Trends In Causality for England, 2014/w23 – 2022/w46 (part 2)
Statistical analysis of a dataset obtained under FOI by Joel Smalley revealing weekly deaths by date of death, age, sex and primary cause of death
You’ll need to refer back to part 1 of this series for all the background gubbins. Without further ado I shall now get the big coffee pot on the stove (on one of those dangerous gas hobs), pop a couple of muffins on my plate, check my personal pronouns and continue with the slide show…
Cause #6: Diseases of the digestive system
Well that’s a relief – there’s no evidence of a strange spike during 2020/w15 (w/e 10th April)! I admit to seasonality for this series being a bit of a surprise but then again our eating and drinking habits generally do take a dive into less healthy waters during the winter months. In fact, with seasonality expressing itself in all manner of ways, it’s beginning to feel like English folk fall well and truly apart during the winter!
The hike after 2019 is interesting in view of various commentaries on the decline of eating habits during the pandemic, and lockdowns in particular. Is this what ready meals, fast food, take-outs and microwave dinners does to the nation? Strewth. My eyeballs also clock a bit of argy-bargy for the tail end of 2022. I guess I better take a closer look at this in a future article.
Cause #7: External causes of morbidity & mortality
Now this is seriously wacko, and rather makes the point that we are missing a fair few deaths owing to delays in processing. It sure looks to me like we can forget 2022 as offering a meaningful count for external causes and this surely casts doubt on all other causes of death.
Folk are bound to ask what is actually meant by external causes, and I have to stress that this chapter covers a rather expansive and wide-ranging coding block from V01 to Y99. I shall briefly summarise the situation thus-wise:
V01-V99: deaths involving traffic/transportation (road, rail, air, sea).
W00-W99: deaths at specific locations (farm, residential home, industrial unit, school, sport arena etc).
X00-X99: deaths at specific locations - continued.
Y00-Y99: deaths caused by specific individuals (spouse, parent, friend etc); deaths caused by legal interventions (war, police action, military operations); deaths caused by pharmaceuticals (penicillins, antivirals, anticoagulants, anaesthetics, benzodiazepenes, vaccines etc); deaths during medical procedures (dialysis, surgery, catheterization, transfusion etc); deaths due to implants and prostheses; deaths due to intoxication and overdose.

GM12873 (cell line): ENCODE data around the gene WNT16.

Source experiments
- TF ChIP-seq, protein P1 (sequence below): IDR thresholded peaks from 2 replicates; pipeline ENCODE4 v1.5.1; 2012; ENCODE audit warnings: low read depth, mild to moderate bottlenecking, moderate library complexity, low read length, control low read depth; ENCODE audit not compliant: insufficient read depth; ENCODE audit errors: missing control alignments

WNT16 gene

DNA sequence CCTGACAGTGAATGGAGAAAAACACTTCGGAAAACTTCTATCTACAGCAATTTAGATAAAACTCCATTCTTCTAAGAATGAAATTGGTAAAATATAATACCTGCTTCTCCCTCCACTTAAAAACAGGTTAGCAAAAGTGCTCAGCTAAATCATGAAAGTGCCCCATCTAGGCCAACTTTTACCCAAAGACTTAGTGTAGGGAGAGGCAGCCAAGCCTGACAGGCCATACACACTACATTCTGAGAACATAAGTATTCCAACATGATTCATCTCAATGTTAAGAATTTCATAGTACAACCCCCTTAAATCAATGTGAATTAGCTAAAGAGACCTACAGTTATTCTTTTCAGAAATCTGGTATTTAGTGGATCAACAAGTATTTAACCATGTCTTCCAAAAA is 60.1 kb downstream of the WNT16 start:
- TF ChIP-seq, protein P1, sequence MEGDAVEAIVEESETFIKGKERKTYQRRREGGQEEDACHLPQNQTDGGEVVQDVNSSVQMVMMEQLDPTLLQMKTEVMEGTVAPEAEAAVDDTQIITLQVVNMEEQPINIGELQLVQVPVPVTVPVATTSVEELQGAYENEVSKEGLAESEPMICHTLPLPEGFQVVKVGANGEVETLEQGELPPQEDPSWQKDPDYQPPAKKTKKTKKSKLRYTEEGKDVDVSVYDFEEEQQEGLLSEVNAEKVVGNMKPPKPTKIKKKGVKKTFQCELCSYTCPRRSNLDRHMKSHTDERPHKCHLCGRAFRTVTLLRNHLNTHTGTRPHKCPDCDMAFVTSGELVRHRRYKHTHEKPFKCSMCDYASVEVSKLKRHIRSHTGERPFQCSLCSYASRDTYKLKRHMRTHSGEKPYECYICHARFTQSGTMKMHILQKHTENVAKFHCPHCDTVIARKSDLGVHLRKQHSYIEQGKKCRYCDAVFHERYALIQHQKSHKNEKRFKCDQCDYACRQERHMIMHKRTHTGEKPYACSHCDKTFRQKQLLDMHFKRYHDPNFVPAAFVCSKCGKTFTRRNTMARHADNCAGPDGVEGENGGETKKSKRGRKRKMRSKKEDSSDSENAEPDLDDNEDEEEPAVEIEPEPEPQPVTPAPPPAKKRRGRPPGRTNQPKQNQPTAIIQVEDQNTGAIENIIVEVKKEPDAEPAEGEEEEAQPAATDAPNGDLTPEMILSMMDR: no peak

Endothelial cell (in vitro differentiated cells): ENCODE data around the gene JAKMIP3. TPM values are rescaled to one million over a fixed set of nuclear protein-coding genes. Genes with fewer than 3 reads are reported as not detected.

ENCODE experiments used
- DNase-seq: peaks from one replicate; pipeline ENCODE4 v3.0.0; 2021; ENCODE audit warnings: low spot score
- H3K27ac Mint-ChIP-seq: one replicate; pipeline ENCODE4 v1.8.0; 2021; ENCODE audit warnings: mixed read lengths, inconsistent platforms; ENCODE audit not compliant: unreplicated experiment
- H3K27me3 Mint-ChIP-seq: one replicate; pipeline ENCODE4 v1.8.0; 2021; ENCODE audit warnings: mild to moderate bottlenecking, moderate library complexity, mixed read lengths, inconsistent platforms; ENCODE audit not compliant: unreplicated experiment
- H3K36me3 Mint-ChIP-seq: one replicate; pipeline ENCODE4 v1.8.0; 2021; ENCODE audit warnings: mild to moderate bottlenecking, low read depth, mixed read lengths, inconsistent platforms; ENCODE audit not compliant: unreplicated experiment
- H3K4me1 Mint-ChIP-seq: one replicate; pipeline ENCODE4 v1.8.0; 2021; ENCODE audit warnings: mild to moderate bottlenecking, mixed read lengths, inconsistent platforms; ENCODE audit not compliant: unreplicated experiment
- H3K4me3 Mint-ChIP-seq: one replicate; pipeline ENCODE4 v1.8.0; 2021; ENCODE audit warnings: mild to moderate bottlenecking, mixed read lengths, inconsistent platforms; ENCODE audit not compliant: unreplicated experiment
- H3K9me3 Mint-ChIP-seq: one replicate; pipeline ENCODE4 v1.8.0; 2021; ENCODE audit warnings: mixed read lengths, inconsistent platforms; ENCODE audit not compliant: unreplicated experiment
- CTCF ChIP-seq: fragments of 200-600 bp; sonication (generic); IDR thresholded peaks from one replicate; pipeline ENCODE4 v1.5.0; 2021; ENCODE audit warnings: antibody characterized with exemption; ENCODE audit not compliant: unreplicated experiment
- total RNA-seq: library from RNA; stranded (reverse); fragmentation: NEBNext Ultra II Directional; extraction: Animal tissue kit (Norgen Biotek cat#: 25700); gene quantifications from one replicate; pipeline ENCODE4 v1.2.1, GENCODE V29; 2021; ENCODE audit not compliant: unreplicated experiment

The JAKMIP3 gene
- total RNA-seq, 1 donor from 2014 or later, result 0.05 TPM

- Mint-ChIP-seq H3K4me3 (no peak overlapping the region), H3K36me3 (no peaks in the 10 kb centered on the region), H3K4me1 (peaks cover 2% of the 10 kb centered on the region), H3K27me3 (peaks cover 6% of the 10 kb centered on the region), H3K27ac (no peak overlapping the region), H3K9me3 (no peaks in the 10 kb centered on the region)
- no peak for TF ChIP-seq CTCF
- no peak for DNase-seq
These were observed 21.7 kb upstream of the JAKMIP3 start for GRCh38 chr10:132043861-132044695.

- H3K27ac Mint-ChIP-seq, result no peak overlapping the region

This chapter is such a massive catch-all that I’m going to have to come back to dissecting this trend in a future article. I’m going to bet good money that readers will have clocked mention of vaccines, but we’ve also got a mix of causes associated with the younger generations (transport/employment) as well as the older generations (prostheses & medical procedures) - watch this space!
Cause #8: Codes for special purposes
No prizes for guessing what dominates this ICD10 chapter! In terms of peak crude mortality rate COVID-19 beats all other diseases hands down, hitting 14.77 deaths per 100k population during 2021/w3 (w/e 22 Jan), 14.28 deaths per 100k population during 2020/w16 (w/e 17 Apr) and 14.19 deaths per 100k population during 2020/w15 (w/e 10 Apr).
As regards the latter two weeks of mayhem COVID-19 wasn’t alone in striking down the population, for these were also peak weeks for deaths due to cancer, cardiac, mental and nervous system death (see part 1). We must ask just what the heck was going on back in spring of 2020 for five primary causes to peak simultaneously! I smell something fishy and it ain’t my Prik Nam Pla Thai fish sauce I’ll be throwing in a wok later for lunch.
Cause #9: Signs and abnormal findings NEC
Oh look, there goes that fishy spike again popping up during 2020/w15 (w/e 10 Apr)! I’ve abbreviated the title of this chapter because it is a bit of a mouthful (Symptoms, signs and abnormal clinical and laboratory findings, not elsewhere classified). This chapter is a catch-all for stuff that medics are picking up as diagnostic tests are run and as symptoms develop. It starts simple enough with conditions like tachycardia, bradycardia, dyspnoea, chest pain, nausea, pallor, disorientation, shock, fever and hallucinations, but then goes on to specific abnormalities arising from histopathological work, microbiological work, imaging etc.